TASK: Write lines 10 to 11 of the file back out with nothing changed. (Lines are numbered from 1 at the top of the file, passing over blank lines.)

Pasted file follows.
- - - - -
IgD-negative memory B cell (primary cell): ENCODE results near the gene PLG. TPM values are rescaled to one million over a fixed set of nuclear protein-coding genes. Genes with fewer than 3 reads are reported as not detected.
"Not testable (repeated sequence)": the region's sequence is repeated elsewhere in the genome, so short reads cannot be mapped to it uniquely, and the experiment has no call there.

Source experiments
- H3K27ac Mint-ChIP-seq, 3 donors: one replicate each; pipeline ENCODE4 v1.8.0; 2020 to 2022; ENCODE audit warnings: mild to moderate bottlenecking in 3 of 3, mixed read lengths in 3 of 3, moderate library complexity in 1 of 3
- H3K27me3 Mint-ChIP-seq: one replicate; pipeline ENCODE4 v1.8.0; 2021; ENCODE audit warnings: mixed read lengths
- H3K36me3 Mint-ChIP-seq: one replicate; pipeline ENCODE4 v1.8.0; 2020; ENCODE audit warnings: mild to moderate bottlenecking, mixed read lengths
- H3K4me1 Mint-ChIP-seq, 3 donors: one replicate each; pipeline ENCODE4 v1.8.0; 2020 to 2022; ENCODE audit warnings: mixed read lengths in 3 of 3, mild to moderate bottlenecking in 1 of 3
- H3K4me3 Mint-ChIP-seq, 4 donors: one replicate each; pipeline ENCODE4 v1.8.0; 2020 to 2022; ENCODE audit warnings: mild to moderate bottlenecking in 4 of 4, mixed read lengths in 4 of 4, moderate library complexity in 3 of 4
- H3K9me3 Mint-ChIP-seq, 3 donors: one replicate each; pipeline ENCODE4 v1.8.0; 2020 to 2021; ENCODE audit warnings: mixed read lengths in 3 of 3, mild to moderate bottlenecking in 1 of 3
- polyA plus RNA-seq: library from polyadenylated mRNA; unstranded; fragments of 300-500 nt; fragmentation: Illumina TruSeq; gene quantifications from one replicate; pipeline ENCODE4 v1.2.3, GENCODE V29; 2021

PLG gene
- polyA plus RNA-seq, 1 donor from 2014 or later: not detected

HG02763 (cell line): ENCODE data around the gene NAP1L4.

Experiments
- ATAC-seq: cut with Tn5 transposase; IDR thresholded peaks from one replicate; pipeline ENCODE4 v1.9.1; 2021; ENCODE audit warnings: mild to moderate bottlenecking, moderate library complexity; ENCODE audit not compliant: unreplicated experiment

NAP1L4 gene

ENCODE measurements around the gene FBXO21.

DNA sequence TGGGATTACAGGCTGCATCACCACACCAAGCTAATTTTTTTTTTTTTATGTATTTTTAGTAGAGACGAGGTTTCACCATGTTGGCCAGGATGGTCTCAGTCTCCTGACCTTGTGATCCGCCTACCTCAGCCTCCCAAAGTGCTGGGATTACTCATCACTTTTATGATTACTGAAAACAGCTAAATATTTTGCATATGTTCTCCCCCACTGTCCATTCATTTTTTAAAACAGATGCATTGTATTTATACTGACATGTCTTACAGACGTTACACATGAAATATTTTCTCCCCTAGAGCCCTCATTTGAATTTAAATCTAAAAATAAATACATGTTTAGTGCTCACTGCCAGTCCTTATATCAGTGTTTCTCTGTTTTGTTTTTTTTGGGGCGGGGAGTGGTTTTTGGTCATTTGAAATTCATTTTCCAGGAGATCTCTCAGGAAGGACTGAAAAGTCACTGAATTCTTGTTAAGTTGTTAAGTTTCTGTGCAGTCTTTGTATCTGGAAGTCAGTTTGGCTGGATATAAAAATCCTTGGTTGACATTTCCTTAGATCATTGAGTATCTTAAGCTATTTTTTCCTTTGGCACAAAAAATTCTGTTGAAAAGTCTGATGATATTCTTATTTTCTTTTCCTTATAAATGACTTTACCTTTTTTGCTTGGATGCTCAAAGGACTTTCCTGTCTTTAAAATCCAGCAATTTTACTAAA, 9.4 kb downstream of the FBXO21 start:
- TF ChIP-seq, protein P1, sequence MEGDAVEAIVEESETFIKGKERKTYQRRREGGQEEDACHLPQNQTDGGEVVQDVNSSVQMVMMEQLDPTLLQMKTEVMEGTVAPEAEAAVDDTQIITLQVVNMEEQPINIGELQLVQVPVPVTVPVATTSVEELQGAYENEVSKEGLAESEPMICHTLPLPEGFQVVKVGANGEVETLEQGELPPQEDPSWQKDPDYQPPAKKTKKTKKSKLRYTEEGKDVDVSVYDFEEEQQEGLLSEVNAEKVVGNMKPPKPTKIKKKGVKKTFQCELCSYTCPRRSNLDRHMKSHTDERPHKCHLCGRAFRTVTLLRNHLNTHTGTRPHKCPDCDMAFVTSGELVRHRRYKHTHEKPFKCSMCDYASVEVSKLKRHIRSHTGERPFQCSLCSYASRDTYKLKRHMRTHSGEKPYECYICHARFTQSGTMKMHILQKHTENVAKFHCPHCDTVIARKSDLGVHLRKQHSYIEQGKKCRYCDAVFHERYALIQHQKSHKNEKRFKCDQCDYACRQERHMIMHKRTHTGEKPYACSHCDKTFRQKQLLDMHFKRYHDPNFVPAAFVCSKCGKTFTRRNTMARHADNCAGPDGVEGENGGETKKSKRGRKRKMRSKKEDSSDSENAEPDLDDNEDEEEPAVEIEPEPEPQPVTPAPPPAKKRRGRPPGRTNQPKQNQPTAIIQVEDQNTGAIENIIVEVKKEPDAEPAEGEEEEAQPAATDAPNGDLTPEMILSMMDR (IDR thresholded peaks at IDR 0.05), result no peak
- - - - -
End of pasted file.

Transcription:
- polyA plus RNA-seq: library from polyadenylated mRNA; unstranded; fragments of 300-500 nt; fragmentation: Illumina TruSeq; gene quantifications from one replicate; pipeline ENCODE4 v1.2.3, GENCODE V29; 2021

PLG gene